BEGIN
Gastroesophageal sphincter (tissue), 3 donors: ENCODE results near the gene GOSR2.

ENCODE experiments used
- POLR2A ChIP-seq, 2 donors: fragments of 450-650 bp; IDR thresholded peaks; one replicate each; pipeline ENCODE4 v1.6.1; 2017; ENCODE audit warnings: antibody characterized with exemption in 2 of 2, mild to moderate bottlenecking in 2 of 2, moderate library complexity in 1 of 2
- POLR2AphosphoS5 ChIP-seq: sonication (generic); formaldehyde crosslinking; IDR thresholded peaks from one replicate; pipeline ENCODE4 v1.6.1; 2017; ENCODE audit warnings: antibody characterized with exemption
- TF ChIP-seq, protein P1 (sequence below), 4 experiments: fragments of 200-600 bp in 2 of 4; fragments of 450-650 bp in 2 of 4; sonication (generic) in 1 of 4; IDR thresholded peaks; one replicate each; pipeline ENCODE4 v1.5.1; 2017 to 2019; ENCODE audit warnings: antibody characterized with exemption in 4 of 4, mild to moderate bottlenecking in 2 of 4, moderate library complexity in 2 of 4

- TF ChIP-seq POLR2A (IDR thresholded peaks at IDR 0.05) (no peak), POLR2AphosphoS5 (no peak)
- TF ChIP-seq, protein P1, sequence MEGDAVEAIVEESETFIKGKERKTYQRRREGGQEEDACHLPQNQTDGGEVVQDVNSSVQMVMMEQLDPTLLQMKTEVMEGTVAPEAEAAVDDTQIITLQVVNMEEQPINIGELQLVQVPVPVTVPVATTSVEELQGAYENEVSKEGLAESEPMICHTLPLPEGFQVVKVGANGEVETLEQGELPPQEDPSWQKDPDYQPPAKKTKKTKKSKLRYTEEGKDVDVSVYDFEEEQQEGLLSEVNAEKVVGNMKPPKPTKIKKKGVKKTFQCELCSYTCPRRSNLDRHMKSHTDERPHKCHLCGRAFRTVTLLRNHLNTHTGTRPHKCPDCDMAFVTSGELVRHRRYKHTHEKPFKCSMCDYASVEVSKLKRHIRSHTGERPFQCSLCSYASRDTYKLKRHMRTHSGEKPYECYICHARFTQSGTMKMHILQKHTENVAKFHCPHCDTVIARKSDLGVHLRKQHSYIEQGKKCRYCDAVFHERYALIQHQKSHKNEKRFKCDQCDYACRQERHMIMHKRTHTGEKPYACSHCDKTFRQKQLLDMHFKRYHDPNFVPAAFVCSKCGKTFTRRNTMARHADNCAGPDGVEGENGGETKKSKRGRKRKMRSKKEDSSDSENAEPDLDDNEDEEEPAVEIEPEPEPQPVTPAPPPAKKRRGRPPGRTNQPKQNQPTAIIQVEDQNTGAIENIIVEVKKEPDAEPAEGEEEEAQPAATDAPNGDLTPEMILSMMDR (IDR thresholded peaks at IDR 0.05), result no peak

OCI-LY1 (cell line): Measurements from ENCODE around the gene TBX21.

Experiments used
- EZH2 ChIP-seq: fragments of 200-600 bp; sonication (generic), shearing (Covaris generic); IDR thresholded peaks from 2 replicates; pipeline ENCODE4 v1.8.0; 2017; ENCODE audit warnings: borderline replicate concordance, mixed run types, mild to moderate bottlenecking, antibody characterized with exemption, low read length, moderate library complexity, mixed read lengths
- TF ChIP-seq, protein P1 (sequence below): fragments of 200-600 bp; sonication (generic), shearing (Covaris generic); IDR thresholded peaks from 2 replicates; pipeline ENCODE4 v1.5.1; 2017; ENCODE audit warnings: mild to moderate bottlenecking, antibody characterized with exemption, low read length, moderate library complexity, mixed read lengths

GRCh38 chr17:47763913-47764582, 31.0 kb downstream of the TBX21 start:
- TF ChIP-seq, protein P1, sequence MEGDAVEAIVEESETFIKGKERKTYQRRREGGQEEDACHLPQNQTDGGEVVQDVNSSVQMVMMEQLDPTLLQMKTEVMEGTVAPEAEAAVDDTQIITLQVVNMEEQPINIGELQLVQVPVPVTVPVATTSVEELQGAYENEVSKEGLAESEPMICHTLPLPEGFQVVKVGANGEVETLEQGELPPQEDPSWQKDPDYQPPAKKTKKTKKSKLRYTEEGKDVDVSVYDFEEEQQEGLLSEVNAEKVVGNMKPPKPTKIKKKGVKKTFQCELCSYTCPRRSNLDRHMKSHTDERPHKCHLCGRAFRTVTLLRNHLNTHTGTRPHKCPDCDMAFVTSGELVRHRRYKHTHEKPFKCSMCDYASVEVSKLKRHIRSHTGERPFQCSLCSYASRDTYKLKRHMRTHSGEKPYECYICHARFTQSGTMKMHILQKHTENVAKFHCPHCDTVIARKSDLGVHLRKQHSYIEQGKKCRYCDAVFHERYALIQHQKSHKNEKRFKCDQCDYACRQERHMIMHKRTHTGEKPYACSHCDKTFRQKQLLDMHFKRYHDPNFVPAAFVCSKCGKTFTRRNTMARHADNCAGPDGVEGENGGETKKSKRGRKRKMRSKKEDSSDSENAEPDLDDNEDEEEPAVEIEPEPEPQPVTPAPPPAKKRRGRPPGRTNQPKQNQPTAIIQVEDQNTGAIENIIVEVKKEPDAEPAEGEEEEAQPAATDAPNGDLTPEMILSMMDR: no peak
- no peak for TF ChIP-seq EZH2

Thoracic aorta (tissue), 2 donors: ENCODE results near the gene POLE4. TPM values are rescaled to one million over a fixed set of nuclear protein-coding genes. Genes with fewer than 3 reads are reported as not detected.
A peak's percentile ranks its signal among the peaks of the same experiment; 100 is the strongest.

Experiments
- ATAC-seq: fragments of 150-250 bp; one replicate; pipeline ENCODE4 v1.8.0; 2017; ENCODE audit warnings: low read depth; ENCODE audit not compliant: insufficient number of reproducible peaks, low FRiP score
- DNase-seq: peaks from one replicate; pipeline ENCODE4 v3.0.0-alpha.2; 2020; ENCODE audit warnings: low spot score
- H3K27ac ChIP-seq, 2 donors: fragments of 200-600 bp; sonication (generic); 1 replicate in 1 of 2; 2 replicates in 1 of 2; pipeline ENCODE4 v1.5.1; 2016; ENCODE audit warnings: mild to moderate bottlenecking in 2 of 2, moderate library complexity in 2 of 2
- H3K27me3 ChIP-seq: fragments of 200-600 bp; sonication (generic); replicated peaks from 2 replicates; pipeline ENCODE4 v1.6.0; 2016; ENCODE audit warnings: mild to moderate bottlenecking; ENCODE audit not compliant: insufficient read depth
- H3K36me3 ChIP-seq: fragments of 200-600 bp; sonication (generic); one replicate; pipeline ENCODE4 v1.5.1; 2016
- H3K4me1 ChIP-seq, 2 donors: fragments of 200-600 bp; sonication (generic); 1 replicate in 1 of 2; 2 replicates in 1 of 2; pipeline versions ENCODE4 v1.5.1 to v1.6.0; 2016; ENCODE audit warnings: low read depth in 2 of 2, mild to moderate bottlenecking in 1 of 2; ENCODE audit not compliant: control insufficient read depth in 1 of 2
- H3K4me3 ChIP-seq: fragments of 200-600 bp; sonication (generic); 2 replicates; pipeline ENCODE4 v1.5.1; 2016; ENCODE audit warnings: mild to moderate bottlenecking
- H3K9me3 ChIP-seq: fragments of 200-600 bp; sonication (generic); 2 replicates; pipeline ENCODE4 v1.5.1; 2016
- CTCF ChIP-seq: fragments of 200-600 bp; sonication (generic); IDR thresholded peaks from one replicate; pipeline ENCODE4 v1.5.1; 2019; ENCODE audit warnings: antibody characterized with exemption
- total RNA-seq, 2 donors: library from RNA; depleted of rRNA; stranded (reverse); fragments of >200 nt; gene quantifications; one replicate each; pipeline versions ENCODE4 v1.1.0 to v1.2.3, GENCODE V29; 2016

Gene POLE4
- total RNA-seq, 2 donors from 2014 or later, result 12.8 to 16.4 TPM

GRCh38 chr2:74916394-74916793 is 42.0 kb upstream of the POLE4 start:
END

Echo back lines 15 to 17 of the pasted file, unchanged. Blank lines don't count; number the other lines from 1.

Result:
Thoracic aorta (tissue), 2 donors: ENCODE results near the gene POLE4. TPM values are rescaled to one million over a fixed set of nuclear protein-coding genes. Genes with fewer than 3 reads are reported as not detected.
A peak's percentile ranks its signal among the peaks of the same experiment; 100 is the strongest.

Experiments